by Julie Ann Giammona
A California court of appeal has recently concluded that a staffing company is not liable for its work-site co-employer’s violation of meal period violations where the staffing agency complied with the requirements of the Labor Code.
In Serrano v. Aerotek, Inc., a former employee brought a class action lawsuit against both Aerotek, the staffing agency that hired plaintiff, and Bay Bread, the worksite to which the employee was assigned, for failure to provide lawful meal periods. Plaintiff argued that because Aerotek had reviewed her time records each pay period (which records clearly indicated that some of her meal periods were taken late, and in some instances not taken at all), Aerotek should be held vicariously liable for the conduct of Bay Bread. In rejecting this argument, Serrano relied on the California Supreme Court’s decision in Brinker v. Superior Court (2012) 53 Cal.4th 1004, which concluded that the law does not impose any obligation on an employer to ensure that meal periods are actually taken. Reiterating the teaching of Brinker, the court concluded that constructive, or even actual knowledge, that an employee is not taking meal periods does not automatically mean an employer is liable where certain other conditions are met.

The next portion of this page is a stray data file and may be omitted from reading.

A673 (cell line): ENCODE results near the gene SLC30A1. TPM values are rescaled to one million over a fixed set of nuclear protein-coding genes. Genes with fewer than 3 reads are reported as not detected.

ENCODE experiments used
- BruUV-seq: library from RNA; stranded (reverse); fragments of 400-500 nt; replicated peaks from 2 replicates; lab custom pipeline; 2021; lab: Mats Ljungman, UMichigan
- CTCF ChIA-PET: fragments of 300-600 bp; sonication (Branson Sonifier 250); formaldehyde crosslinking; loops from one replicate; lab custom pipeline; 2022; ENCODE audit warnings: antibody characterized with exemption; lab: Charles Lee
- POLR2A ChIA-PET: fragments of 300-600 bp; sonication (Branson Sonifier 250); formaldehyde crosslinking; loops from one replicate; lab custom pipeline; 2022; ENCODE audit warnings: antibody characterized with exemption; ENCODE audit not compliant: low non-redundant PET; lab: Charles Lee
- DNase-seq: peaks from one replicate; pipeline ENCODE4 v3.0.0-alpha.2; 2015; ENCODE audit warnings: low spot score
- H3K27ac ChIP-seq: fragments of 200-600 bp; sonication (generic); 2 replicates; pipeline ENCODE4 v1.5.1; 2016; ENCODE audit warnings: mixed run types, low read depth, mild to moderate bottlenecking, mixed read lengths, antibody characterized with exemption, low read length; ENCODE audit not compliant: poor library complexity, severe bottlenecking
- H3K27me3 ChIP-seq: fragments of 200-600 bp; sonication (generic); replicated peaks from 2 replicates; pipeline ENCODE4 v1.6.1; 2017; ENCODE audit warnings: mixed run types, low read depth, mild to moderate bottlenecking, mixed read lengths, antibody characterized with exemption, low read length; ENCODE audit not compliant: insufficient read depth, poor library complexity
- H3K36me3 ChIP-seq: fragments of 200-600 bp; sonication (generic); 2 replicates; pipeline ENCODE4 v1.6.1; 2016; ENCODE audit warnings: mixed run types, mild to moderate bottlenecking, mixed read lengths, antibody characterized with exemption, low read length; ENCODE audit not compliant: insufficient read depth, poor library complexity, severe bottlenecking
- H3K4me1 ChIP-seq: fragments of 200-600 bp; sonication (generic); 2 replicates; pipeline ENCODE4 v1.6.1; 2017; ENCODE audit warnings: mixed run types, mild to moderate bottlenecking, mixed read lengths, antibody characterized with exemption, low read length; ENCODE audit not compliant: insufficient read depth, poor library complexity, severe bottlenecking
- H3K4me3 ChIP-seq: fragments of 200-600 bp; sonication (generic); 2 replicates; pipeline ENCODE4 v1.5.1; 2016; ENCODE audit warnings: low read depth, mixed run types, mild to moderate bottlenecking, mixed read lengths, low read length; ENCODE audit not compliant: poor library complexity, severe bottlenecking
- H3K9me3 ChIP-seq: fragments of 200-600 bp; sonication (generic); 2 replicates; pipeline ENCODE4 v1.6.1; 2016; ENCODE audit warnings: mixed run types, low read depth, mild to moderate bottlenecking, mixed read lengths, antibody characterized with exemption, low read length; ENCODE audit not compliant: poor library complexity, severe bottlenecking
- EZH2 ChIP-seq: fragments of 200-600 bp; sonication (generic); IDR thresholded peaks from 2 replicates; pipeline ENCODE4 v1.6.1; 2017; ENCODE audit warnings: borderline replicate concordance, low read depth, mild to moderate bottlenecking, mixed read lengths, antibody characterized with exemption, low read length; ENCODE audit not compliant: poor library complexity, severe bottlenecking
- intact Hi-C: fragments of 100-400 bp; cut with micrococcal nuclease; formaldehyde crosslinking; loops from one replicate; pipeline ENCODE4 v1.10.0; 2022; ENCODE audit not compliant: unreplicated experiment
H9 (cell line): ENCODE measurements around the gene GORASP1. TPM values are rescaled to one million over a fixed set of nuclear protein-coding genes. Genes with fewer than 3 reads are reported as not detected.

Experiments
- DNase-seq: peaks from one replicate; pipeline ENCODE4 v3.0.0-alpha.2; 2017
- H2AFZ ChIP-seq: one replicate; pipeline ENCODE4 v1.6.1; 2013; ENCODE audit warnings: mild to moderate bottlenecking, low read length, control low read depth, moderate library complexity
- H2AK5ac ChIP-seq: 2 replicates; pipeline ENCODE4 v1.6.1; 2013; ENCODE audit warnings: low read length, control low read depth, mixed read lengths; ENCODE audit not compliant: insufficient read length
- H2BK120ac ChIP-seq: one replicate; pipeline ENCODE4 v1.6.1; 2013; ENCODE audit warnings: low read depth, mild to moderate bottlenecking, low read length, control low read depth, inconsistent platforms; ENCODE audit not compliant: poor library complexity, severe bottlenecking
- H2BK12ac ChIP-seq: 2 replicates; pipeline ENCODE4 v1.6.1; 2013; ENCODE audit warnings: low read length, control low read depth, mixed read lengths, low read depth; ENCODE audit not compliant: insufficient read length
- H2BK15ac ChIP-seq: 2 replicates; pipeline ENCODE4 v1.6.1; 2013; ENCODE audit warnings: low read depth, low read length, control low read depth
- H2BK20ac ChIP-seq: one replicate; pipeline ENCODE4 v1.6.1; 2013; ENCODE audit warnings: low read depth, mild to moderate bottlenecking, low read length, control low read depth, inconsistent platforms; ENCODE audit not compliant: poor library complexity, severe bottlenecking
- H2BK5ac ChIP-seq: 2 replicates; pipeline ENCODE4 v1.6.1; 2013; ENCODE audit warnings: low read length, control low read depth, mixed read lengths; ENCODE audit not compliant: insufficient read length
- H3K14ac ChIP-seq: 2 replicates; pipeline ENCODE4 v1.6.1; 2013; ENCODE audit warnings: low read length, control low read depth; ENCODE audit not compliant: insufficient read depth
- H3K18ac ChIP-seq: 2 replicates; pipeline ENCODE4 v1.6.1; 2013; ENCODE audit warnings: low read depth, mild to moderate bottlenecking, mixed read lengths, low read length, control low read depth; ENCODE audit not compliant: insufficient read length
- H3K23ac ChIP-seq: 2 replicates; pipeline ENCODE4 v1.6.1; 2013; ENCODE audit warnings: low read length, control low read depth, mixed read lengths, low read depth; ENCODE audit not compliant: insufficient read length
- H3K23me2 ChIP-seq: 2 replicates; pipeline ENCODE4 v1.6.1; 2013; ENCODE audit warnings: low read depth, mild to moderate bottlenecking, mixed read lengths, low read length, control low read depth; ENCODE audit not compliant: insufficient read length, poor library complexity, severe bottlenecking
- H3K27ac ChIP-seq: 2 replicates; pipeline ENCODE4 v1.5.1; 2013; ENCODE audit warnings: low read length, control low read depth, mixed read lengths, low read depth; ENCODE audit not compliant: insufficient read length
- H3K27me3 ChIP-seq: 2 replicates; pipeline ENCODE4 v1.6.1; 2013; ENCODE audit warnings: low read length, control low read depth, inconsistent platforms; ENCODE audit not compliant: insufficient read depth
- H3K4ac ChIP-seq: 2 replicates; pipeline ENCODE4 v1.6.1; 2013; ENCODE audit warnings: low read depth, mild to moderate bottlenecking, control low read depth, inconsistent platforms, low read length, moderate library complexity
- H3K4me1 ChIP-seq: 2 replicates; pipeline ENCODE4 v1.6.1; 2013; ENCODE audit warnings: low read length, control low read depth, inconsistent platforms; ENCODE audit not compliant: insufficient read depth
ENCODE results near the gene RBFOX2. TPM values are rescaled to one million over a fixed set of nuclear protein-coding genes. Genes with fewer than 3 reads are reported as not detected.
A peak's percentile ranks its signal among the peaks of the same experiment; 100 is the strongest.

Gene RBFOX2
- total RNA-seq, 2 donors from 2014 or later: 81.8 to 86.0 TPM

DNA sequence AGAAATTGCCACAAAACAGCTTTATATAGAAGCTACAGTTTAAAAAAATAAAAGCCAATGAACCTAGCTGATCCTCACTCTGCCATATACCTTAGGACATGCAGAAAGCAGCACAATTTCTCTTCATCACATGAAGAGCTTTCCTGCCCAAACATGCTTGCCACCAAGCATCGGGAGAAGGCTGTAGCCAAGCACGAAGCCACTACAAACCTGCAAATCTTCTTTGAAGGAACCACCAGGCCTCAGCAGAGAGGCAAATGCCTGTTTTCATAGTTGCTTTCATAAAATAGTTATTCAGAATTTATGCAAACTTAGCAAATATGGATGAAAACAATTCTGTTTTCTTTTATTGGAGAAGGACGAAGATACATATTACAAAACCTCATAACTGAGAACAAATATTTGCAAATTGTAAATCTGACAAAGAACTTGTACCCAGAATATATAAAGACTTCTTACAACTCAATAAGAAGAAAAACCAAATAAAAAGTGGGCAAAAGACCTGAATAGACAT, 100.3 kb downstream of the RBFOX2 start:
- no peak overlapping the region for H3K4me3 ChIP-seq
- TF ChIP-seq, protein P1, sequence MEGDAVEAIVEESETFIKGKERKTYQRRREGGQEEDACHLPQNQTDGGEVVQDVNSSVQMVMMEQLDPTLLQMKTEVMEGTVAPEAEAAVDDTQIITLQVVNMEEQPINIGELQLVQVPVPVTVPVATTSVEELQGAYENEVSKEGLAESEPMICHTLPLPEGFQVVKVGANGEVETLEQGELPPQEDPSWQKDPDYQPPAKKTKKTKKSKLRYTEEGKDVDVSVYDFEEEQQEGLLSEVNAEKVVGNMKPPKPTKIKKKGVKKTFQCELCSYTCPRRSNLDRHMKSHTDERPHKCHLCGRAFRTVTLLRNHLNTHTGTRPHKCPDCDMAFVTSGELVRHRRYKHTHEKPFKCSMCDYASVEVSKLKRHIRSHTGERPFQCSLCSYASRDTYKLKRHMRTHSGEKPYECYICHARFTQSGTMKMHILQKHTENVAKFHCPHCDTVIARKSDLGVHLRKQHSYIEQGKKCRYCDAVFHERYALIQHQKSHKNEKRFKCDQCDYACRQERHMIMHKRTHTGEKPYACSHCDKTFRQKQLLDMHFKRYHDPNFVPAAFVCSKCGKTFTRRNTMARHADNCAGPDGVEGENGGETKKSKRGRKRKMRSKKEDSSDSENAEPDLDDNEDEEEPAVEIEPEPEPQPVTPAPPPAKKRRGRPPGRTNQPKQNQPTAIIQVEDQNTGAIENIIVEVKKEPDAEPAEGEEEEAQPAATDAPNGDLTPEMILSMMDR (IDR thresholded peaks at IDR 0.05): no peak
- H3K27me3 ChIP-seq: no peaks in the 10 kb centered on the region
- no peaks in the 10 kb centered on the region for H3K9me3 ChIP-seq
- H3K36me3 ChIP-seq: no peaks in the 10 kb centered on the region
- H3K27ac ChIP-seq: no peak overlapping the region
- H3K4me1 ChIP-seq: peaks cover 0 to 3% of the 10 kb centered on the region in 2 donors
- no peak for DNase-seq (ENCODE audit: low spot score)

The Serrano Court concluded that Aerotek had met its legal obligation under the Labor Code by taking the following actions:
- Entering into a contract with Bay Bread obligating Bay Bread to comply with all federal and state laws, including wage and hour laws;
- Drafting its own meal period policy and distributing said policy to each temporary employee;
- Providing training to employees during orientation specifically on the meal period policy; and
- Instructing employees to immediately report to Aerotek any alleged violations of the meal policy.
It is essential to note that the Serrano Court’s holding is fact specific; the holding does not opine that a staffing company can never be found jointly liable for the conduct of its clients. However, Serrano is significant in that it provides a road map for all employers to follow, not just staffing agencies, when evaluating employer meal period policies. Remember that the burden is always on the employer to notify employees of its meal period policy and direct all employees to comply with said policy. We at Ferber Law welcome the opportunity to discuss the impact of the Serrano holding on your meal period policy, as well as other employment compliance issues.
DISCLAIMER: Because of the generality of this update, the information provided herein may not be applicable in all situations and should not be acted upon without specific legal advice based on particular situations.